Dissolution of marriage may be very stressful for children who used to live in a full-fledged family. No one can predict how kids will react to the upcoming change of circumstances. However, advice on how to help children overcome stress will surely be among the topics for parenting classes. Some tips on how to take full advantage of an education program, go through the adaptation period effectively, and start a new life are presented below.

Never Blame Your Child for Issues Between You & Your Ex

Even if you and your spouse cannot agree on the divorce terms and are in conflict, you must protect the kids from disputes. Children should not feel as if you blame them for the problems that arose in your family life. Control your anger and do not argue with the other party in front of them so as not to aggravate the effects of divorce on children.

Be Punctual

You should not be late for classes, as it may indicate your irresponsibility and contempt for instructors. Even if you are very busy, you need to adjust your schedule so that you can come on time.

Arrive with an Open Mind

While studying, be focused and do not get distracted by extraneous problems or thoughts. Try to be attentive and open to new knowledge.

Participate Actively

You should not skip classes and be passive. You can ask the children how they feel and what support they need to discuss their suggestions in more detail during the visit to the educational program.

Listen and Reflect

You need to listen to the instructor and participate in the discussion of course issues. Feel free to ask questions to understand the topic better.

Apply What You Learn

Put everything you learned during training into practice. Use the new tools the instructor advises and observe what effect they have on your specific situation.

Ask for Support

If a topic seems difficult for you to understand, you can ask the instructor for additional help in studying it. Some issues may be less relevant, while others require more time to discuss.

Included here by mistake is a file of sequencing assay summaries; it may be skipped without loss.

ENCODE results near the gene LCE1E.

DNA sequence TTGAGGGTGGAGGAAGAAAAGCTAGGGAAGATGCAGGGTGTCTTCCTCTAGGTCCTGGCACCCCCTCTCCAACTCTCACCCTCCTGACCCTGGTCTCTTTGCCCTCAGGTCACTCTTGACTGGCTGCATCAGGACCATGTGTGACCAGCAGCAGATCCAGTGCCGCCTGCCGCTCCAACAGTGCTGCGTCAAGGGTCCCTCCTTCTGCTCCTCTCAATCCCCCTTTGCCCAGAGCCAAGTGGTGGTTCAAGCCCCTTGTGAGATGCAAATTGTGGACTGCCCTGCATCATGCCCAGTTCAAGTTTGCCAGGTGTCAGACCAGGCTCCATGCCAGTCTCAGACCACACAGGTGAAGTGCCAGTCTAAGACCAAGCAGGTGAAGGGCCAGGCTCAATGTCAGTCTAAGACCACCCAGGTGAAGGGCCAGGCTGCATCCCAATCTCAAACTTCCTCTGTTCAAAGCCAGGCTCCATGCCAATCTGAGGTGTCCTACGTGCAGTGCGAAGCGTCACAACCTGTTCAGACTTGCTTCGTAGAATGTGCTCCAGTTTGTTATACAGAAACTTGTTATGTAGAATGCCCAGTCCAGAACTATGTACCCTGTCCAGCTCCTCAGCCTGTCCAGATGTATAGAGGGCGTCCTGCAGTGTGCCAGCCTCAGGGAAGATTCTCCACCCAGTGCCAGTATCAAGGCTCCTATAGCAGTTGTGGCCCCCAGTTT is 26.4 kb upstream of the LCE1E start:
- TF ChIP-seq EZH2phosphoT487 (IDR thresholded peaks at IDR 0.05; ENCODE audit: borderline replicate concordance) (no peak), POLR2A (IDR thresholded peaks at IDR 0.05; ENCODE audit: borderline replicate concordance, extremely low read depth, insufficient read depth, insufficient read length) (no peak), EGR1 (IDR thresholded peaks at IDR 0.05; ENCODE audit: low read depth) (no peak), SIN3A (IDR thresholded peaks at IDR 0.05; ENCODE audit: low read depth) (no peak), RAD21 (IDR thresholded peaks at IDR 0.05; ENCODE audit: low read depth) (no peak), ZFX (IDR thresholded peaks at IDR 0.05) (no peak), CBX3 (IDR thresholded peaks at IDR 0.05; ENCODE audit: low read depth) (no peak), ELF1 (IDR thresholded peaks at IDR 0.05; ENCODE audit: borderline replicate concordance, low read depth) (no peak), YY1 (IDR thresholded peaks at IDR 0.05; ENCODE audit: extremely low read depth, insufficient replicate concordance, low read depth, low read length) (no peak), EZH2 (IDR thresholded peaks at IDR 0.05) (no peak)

Your main task in completing parenting classes is not just to comply with a court order but to improve your relationship with your children and facilitate a smoother transition from family to a separate life.

What If Your Ex Won’t Take the Parenting Classes?

Given that the completion of parenting classes is mandatory in Arizona, both spouses must comply with this requirement and obtain a parent education certificate.

What happens if you don’t take the parenting class for divorce? Failure to follow a court order can impact the court’s decision to grant a divorce or reconsider its terms in the future.

According to AZ ST 25-353, the court may reject the parents’ petition for divorce until they attend parenting classes or apply other sanctions. If one parent has complied with the requirement to complete training and the other has not, the judge may still issue a divorce decree. However, if the parent who avoided attending the program asks to make changes to the existing court decision regarding the child-related matters, the court may dismiss their request until they complete the mandatory PIP.

If the other party refuses to participate in parenting classes, you can try to convince them by citing the benefits of engaging in the program. You can’t force them, so you need to try to negotiate.

In many divorce cases, parenting education courses will positively impact parents and children. You should not disregard court orders and comply with the requirements of current legislation to get a chance to deal with marriage termination effects on children as easily as possible and avoid receiving sanctions from the court.